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8 Tips for a Healthy Spring Diet
Reprinted with permission from Dr. John Douillard, DC © March 6, 2015
I’d like to share a story with you of a patient of mine, “Mary.” I had seen Mary a couple of times early in the year for some mood, energy and sleep issues. That spring, she came in for her follow-up visit. She told me that her previous issues were resolved, but was dealing with something different: she had recently lost her appetite. She told me that she wasn’t hungry for anything but salads. She reported that her energy was better, her sleep improved and her mood was great. Her only complaint was her barely-there appetite.
I went through her history and all of her concerns, and came to the conclusion that… it was the month of March! I told her that, every spring, the body will slip into a fat metabolic state and the appetite should decrease. Her lack of appetite and desire for only salad was quite natural; it was her body craving spring-harvested foods! I assured her that this was a good thing and nothing to worry about.
Every spring, nature makes an effort to help the body become a better fat burner.
The heavier, higher-protein and higher-fat foods harvested in the winter that help insulate and rejuvenate the body are replaced with the very austere, low-fat harvest of spring. To get energy without fat in the diet, the body is forced to burn its own fat each spring – don’t miss this natural opportunity to reset and detox!
Traditionally, after a long winter, much of the food stores are depleted and the scanty, but much anticipated spring harvest is rarely enough to adequately feed a family. Many religions adapted to nature’s season of austerity by practicing religious fasting. Native Americans did their vision quests in the spring, and Jesus fasted for 40 days and 40 nights in the spring. Ramadan, Lent, and many Christian, Hindu, Jewish and Muslim religious holidays are in the spring and incorporated fasting.
As you begin to re-connect your eating habits with the cycles of nature with our free year-long 3-Season Diet Challenge, you might notice that, as the weather warms, there is a decrease in your appetite. You may not feel as hungry, and eat much less than you did in the depth of winter when the desire was to hunker down and eat a big warm meal.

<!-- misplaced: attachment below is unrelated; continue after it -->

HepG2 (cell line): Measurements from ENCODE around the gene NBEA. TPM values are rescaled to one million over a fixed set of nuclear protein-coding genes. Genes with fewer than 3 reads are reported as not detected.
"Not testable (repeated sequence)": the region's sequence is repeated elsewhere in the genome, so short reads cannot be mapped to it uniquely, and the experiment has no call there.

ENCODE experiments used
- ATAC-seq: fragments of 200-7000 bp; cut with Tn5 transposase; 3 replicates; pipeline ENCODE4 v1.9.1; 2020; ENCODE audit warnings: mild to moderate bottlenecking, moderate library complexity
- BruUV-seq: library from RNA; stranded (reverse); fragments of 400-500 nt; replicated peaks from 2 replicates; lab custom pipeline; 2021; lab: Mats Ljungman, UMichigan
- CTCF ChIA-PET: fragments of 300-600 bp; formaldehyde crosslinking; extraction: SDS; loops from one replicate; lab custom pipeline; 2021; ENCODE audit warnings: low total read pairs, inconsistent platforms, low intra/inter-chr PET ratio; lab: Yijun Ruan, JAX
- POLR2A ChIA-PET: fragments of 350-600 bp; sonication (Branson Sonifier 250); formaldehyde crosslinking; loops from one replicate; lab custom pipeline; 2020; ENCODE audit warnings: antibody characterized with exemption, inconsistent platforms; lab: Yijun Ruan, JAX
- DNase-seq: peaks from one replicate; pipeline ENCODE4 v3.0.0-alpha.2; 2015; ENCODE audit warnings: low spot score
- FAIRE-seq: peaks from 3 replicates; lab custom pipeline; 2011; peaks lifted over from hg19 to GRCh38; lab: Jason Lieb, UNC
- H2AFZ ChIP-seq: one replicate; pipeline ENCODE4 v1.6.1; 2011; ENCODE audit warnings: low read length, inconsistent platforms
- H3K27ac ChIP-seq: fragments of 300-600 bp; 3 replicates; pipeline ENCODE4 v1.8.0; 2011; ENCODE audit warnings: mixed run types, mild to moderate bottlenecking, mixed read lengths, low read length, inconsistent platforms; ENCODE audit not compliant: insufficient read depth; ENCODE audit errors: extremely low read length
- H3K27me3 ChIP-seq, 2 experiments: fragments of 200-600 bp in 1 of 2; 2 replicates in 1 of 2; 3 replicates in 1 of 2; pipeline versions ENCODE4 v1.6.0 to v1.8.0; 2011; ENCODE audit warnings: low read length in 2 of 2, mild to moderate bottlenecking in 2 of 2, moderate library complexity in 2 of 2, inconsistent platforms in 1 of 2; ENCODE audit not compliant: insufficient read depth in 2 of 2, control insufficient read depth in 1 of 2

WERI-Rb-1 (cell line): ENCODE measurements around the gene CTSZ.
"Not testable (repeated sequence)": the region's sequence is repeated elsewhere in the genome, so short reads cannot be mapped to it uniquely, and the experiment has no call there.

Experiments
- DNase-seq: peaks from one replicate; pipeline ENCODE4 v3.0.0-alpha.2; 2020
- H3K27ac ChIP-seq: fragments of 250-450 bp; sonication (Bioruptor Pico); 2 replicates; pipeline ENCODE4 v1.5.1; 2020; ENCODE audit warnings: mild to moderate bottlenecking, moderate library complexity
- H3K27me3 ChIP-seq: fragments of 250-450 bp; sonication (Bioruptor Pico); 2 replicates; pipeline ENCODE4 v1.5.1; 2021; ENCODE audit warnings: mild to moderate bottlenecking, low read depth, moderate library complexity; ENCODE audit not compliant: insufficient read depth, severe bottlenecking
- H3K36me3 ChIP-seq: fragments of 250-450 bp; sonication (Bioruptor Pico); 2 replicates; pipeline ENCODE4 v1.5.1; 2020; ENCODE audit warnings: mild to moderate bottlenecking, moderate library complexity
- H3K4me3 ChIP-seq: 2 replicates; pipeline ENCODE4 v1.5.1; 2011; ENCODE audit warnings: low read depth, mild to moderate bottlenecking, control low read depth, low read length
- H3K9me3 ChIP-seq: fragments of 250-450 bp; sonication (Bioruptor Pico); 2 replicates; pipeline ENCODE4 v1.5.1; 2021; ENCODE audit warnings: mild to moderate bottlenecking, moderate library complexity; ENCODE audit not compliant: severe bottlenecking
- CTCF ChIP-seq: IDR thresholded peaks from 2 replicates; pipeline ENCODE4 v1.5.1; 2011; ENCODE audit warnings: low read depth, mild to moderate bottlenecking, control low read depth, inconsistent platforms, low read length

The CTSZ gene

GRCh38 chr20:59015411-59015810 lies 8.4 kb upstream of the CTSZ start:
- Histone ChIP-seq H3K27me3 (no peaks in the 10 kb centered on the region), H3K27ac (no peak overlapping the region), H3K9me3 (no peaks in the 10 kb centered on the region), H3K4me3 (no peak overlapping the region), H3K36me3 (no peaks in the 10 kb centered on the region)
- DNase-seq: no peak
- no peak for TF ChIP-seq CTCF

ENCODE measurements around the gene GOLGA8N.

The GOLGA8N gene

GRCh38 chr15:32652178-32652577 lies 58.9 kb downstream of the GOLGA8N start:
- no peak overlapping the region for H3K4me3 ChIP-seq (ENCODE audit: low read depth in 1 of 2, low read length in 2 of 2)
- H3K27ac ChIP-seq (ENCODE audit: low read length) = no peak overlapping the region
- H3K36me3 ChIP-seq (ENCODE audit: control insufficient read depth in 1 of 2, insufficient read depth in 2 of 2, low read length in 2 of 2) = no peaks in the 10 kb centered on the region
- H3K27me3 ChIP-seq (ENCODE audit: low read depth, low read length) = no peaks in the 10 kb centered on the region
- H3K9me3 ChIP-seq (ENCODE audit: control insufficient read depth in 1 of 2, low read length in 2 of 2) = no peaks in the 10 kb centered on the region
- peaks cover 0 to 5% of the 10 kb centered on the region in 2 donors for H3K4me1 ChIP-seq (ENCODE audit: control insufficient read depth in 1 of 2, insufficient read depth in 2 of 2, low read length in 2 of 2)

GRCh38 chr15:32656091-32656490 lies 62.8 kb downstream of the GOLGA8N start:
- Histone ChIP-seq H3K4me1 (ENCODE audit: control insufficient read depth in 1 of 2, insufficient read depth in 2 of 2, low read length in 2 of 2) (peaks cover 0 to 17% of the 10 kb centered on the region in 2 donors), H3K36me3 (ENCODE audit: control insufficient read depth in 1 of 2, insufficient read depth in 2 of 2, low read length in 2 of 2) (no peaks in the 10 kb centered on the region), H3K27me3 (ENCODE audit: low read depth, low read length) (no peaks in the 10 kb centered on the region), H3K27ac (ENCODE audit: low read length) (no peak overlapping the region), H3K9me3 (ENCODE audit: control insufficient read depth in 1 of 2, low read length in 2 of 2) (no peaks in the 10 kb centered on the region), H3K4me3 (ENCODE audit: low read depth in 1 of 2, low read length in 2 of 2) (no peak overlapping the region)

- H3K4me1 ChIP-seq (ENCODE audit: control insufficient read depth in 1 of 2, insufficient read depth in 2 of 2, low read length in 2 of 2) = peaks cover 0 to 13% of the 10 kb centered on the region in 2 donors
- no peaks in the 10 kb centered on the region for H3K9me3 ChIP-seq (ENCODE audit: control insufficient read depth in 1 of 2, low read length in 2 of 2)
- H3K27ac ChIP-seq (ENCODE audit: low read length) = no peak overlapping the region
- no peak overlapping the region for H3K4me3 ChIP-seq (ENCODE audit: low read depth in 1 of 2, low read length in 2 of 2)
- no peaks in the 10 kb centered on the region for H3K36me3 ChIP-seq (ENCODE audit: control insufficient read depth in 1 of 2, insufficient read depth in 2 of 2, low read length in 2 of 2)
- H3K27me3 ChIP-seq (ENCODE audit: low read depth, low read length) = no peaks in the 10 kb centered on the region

There is a significant amount of science to back up the health benefits of eating less. (5) In fact, the average American eats 100% more calories than they need according to one report. (1) We eat the 100% of the food we do need, and then we eat another 100% of foods and calories that we don’t need. It is the extra 100% that seems to be causing all the problems.
In one study, when a group of humans reduced their calorie intake by only 20% for 2-6 years, blood pressure, blood sugar, cholesterol and weight were all significantly improved. (2,3) They were still eating 80% more calories than they needed! It seems that just a small reduction in caloric intake can make a big difference in health. (2,3,5) Spring is nature’s time to make that happen naturally.
There is compelling evidence that suggests that we are genetically wired to thrive, not just survive, when we eat less food. In a couple of studies, during times of famine when food was scarce, the cells actually lived longer and the mitochondria made more energy. (3,4) Scientists believe that we are genetically wired to endure and even thrive during times when foods are scarce. Never in our evolutionary history did we have so much food available as we do now. Simply put, we do not have the genetics to overeat and, once again, spring is our window to naturally desire less food, eat less, reset fat burning, lose weight and thrive.
This spring, here are some strategies to help take advantage of nature’s new year:
- Tune in to your hunger levels and eat less when your appetite naturally allows you.
- Consider eating less for both breakfast and supper.
- Try making lunch bigger and more relaxing, and see if the slow burning of spring allows the big lunch to carry you through dinner.
- Follow a naturally occurring wheat and dairy-free diet.
- Circle the foods you love on the Spring Grocery List and eat more of those foods.
- Consider a spring detox. Either join us this spring for the 2-week Group Colorado Cleanse (an at-home guided cleanse), or try the simple 4-Day Short Home Cleanse (download the free instructional eBook!).
- Pick up some herbal root teas like dandelion and burdock, and add turmeric and ginger into your diet or supplements.
- If comfortable, consider a fast where you:
- Drink only water for a day.
- Drink only blended vegetables for a day.
- Eat nothing after noon for one day a week.
(1) Mcglothin, Averill. Life Ext mag. How Glucose mediates Life and Death. Feb. 2014
(2) Everitt., Couteur. Life extension by calorie restriction. Ann NY Acad Sci. 2007 Oct;1114:428-92
(3) Oncogene. 2008 Apr;27(16):2276-88
(4) Mcglothin, Averill. Life Ext mag. How Glucose mediates Life and Death. Feb. 2014
(5) Colman, Anderson, Johnson. Calorie Restriction. Science. 2009. Jul 10;325(5937):201-4